As indicated by the figure quoted by the OP, indeed, Ungerboeck discovered that in AWGN channel, with high-order modulation scheme to transmit lower number of bits per symbol is more power efficient than using the lower order modulation. For instance, while usually we use QPSK modulation for the purpose of transmitting 2 bits per symbol interval, Ungerbock pointed out that for the same purpose, if we use 8PSK (or 16QAM) constellation for modulation, we can get some power gain, that is, we can achieve the same BER under a lower SNR without sacrifice of bandwidth efficiency. From there, in 1980's, Ungerbock officially published his famous paper to propose the new coding technique, so-called "Trellis coding modulation (TCM)". Following his paper, TCM became a very hot research topic in the whole world and soon got many applications, such as in satellite communications, modem designs, wireline data transmission systems, and soon.

It should be noted that the gain indicated by the above figure is a theoretical result. It is not available automatically without extra cost. Instead, in reality it needs some sort of coding techniques with a certain complexity.

Later after turbo coding (TC) (as well LDPC) appeared and getting hot, TCM is eventually cooled down, since the former provides more coding gain with lower complexity.

One major motivator for choosing a low-order modulation scheme such as BPSK or QPSK over 16-QAM or 256-QAM is improved energy efficiency. Different modulation schemes require different Eb/N0 for a given BER. Eb is the RF signal energy per bit, and N0 is the noise power spectral density. Assuming that N0 does not depend on the modulation scheme, this simply means that the schemes require different amounts of received signal energy per bit to achieve a given BER. A lower Eb/N0 requirement thus implies that less signal energy needs to be transmitted per bit.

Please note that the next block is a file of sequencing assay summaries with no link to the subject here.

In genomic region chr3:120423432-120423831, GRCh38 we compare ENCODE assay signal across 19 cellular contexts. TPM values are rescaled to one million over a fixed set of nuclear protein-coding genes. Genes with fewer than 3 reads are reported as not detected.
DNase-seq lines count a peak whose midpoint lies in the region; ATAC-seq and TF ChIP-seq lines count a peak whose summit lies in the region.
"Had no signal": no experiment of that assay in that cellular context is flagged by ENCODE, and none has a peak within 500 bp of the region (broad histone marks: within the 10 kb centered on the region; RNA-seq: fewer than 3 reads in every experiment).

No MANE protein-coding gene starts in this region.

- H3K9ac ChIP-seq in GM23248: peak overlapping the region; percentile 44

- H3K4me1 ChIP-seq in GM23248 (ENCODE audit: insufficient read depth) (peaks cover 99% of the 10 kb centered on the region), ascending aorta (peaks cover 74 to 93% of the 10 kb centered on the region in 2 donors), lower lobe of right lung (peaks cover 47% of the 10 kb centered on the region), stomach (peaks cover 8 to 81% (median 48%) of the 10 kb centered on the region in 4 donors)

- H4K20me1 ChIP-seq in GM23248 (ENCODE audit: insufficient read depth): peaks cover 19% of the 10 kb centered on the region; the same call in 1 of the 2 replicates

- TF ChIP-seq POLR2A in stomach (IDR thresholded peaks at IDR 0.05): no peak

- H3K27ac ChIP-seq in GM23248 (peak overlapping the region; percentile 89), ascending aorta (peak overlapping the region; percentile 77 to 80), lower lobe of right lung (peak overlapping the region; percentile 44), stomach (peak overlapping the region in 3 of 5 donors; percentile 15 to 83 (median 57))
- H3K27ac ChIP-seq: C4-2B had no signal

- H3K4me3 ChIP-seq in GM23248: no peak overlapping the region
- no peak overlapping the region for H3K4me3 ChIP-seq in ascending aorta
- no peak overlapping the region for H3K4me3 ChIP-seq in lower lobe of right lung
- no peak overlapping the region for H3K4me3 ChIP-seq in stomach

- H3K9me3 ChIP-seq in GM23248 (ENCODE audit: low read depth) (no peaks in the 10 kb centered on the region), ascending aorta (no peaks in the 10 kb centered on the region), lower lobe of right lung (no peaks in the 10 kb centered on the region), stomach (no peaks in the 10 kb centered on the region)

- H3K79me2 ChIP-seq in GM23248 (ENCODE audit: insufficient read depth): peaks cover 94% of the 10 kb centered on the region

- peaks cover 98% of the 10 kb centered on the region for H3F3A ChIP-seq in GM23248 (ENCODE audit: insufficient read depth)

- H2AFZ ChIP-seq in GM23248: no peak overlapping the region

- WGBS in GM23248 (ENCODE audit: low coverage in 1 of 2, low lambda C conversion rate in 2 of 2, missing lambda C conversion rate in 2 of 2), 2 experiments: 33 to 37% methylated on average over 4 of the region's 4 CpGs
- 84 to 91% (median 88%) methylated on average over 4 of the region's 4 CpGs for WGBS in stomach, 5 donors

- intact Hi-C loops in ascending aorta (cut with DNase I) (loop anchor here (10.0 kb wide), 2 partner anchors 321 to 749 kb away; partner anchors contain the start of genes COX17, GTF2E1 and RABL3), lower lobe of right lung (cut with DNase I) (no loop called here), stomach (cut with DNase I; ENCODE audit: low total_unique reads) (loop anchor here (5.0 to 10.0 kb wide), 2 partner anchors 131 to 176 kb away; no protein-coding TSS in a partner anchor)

For better TX energy efficiency, it is thus good to use a modulation scheme that requires as low Eb/N0 as possible for the targeted error probability. From this perspective, it is good to choose BPSK, QPSK or, even better, an orthogonal modulation scheme such as M-PPM or M-FSK with a very high M. The improved energy efficiency, however, often comes at the cost of spectral efficiency.

For a battery-powered wireless device, choosing BPSK over 256-QAM would generally improve the device lifetime. On the contrary, in an application where power and energy consumption are no concern at all, choosing 256-QAM or even 1024-QAM would of course make more sense because of the higher data rate.